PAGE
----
Risk Management, Cybersecurity and Visualization

risk management featured

We started our series on risk management a few weeks ago by introducing the concept of risk. One of the general stereotypes about risk is that it lacks some discreteness of security compliance–it doesn’t lend itself to checklists or paint-by-numbers approaches. This is, overall, a good thing, but can prove challenging for enterprises not ready for it. 

Here, we wanted to discuss something that many don’t associate with risk management–visualization and analytics. While risk is a human-driven process overall, decision-makers would do well with a set of easily digestible information to help foreground risk as a measurable process.

 

How Does Data Visualization Help Prevent Cyber Attacks?

risk management

Cyberattacks are rarely isolated, and even if a single attack is observed in a given system, it is often connected with other attacks, other attack surfaces or other vulnerabilities. 

One of the worst approaches an organization can take to mitigating or resisting cyberattacks is to silo their experience or the experiences of other organizations and never learning anything from them. 

This is where analytics and visualization can come in handy. Consider the following factors of cybersecurity:

  • Massive Data Sets: The key metrics that encompass performance, security and compliance for enterprise systems cover gigabytes, perhaps even terabytes, of information regularly. It’s not feasible, nor even productive, to assume that security professionals and administrators monitor this kind of information manually. 
  • Dedication and Interpretation: Following the previous point, real security issues require specialists to dig through data and make judgments about preemptive or proactive steps to stop them.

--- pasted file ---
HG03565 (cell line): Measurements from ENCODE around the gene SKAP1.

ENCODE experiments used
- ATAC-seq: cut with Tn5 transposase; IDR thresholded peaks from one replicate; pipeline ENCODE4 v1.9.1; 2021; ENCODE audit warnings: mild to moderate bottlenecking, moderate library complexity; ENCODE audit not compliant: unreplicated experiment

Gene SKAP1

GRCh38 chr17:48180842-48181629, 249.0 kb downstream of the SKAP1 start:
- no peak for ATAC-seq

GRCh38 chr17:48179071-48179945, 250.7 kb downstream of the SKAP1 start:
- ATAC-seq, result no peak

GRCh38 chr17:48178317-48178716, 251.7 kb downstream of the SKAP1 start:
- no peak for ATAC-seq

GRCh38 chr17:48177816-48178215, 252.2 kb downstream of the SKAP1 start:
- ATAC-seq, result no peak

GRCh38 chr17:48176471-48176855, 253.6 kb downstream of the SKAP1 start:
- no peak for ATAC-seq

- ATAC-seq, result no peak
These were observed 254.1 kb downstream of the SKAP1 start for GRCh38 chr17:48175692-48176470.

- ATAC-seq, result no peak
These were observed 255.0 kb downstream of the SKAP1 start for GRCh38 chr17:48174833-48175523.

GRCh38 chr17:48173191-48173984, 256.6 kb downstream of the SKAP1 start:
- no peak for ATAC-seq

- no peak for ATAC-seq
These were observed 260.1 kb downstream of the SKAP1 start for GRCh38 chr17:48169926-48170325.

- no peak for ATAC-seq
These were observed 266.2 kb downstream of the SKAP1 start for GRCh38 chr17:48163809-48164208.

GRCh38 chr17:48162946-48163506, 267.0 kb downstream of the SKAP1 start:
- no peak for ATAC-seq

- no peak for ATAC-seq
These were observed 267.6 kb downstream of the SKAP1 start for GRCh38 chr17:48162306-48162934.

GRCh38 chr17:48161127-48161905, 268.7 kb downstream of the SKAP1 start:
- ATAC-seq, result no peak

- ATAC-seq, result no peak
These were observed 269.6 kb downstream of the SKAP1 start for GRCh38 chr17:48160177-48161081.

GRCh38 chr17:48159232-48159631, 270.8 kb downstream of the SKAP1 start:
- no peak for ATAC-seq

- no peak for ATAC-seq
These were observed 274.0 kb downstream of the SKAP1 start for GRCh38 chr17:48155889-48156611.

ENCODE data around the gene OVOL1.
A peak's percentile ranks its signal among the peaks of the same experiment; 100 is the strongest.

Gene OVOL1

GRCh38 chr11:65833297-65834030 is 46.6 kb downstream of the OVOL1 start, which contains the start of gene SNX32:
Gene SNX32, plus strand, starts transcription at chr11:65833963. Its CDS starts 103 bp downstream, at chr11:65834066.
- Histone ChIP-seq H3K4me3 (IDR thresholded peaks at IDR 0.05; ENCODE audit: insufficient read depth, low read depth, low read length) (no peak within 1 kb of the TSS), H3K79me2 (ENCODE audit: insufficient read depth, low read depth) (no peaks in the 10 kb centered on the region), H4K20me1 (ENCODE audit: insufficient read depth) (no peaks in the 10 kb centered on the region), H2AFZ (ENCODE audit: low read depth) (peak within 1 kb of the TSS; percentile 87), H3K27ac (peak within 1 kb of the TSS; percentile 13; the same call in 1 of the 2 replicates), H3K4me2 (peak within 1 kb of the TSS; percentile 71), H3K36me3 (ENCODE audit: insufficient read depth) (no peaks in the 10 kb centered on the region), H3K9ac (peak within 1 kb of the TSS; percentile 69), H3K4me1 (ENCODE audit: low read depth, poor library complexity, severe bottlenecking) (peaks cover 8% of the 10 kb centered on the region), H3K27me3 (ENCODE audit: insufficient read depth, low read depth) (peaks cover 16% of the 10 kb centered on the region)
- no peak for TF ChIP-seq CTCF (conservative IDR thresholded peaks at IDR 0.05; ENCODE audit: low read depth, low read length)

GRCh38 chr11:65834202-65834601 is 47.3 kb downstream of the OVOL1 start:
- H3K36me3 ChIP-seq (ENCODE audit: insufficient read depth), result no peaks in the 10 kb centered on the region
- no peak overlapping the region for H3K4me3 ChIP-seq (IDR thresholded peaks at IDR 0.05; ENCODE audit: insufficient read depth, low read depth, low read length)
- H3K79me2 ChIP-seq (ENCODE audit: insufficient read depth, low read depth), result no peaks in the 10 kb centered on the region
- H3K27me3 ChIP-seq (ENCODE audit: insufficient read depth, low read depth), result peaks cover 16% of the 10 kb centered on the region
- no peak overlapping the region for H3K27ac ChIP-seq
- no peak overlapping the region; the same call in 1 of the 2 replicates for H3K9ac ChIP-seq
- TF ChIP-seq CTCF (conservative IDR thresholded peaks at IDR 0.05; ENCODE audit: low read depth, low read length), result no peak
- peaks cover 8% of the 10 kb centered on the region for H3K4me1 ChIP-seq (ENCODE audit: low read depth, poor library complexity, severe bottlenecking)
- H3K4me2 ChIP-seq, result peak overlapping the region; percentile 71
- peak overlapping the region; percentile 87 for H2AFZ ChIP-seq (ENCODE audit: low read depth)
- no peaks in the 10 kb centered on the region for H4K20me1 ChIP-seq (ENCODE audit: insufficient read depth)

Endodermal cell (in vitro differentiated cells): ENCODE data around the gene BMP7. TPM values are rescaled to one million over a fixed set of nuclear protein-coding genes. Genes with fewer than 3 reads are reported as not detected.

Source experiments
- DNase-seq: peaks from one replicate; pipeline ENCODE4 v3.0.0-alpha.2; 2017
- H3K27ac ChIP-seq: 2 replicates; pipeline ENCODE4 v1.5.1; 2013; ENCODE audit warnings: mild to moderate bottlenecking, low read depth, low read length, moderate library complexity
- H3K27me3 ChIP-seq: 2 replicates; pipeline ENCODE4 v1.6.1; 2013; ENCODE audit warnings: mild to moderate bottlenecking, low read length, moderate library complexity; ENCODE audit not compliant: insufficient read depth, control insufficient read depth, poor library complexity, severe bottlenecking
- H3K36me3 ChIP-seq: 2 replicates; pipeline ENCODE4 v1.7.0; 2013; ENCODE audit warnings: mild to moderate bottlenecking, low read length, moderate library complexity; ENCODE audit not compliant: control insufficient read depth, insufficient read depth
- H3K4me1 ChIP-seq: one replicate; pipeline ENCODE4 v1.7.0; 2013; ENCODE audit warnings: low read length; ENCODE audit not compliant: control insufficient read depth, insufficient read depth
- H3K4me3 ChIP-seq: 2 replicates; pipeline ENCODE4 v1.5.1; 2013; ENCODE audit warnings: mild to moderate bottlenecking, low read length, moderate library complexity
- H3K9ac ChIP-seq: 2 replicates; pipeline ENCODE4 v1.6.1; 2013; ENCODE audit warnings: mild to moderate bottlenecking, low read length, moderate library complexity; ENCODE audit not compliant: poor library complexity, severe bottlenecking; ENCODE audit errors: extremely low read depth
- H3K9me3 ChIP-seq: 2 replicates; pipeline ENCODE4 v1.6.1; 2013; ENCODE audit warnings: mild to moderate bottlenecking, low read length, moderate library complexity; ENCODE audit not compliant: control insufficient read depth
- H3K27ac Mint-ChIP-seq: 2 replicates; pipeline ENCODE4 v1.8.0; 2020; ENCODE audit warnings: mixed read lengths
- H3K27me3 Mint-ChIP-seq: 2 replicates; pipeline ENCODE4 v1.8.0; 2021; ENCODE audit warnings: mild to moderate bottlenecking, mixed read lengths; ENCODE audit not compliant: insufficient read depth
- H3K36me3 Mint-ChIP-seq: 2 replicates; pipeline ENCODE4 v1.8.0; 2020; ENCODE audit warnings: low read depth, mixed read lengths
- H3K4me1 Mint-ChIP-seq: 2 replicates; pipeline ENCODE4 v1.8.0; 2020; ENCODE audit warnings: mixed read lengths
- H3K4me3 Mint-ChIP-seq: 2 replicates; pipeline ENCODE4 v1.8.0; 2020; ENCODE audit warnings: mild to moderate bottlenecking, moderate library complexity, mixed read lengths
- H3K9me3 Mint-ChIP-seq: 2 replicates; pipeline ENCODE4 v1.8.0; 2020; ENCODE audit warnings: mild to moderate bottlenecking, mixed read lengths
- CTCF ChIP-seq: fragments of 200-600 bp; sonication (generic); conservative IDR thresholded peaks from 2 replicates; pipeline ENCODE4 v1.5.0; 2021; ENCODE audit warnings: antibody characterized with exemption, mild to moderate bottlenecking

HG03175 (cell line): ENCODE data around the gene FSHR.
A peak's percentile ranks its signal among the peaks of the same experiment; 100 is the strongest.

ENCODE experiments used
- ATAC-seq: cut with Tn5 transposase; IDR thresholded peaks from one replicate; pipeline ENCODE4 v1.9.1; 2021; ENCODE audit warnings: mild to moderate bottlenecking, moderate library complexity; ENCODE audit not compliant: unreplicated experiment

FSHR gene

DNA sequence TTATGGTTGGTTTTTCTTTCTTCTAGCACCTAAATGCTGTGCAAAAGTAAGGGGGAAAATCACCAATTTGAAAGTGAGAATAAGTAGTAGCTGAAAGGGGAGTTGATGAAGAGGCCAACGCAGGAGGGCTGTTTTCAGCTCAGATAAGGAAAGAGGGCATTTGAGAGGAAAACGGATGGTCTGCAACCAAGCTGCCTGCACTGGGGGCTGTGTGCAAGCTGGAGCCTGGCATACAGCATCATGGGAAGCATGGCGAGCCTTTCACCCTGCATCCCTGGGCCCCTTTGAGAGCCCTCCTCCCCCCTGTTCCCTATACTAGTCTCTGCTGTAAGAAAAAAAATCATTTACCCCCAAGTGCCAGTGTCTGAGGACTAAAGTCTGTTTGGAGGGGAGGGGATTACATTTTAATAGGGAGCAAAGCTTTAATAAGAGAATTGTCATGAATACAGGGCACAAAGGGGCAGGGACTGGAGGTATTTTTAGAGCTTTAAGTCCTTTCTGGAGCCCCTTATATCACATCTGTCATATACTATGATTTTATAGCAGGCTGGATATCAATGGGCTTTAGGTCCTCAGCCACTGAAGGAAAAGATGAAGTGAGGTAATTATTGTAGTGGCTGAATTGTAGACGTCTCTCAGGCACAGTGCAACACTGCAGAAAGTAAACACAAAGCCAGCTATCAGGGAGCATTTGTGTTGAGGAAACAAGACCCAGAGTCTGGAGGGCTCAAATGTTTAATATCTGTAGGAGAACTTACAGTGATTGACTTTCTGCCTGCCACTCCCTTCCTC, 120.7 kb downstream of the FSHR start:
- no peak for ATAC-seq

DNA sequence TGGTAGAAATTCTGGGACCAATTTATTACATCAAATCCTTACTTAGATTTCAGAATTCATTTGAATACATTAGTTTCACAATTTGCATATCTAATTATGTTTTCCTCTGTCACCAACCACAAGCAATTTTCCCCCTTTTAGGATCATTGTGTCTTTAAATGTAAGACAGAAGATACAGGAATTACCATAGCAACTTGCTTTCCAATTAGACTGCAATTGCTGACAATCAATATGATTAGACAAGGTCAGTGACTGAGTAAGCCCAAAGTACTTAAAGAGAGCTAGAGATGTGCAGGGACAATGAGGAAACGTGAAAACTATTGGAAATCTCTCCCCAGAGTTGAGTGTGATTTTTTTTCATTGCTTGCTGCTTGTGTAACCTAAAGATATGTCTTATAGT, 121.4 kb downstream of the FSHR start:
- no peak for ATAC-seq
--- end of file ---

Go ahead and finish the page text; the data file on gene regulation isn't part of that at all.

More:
• Proactivity: Speaking of which, most organizations don’t want to play whack-a-mole with cyber threats. Accordingly, predictive security will encompass a few critical data-intensive areas, including risk assessment, system monitoring and real-time event analysis. 
  • Threat Complexity: Modern security threats are complex. We haven’t lived in a simple cybersecurity context for decades, and the notion of a single piece of malware, a collection of streamlined attack surfaces or systems that are hardened against all threats, isn’t realistic. Most attacks come in the form of social engineering and other phishing attacks, which will lead to malware, ransomware and advanced persistent threats (APTs). 

What data visualization provides security experts is a way to make sense of information that creates a clear picture of the current security state while including insight into potential steps to avoid these threats in the future. 

The core of many visualization suites is a dashboard, sometimes called a Security Operations Center (SOC) dashboard or CISO dashboard. The purpose of this visualization is to collect critical security information about the system in a logically and visually coherent manner. 

For the purposes of cybersecurity, this is relatively straightforward. Automated systems can monitor security events, track any security system breach, and raise alerts in case of a breach. Modern security systems can even mobilize artificial intelligence to gather information about user behaviors and raise warnings about suspicious activities.

And, while visualization and analytics are clearly helpful with cybersecurity, they haven’t completely moved over into a more challenging discipline: risk management. 

 

Analytics and Risk Assessment

Assessing and managing risk is, in many cases, a more nuanced process than straightforward security monitoring. Risk is all about coordinating your organization’s security and operational priorities against compliance requirements and cyber threats.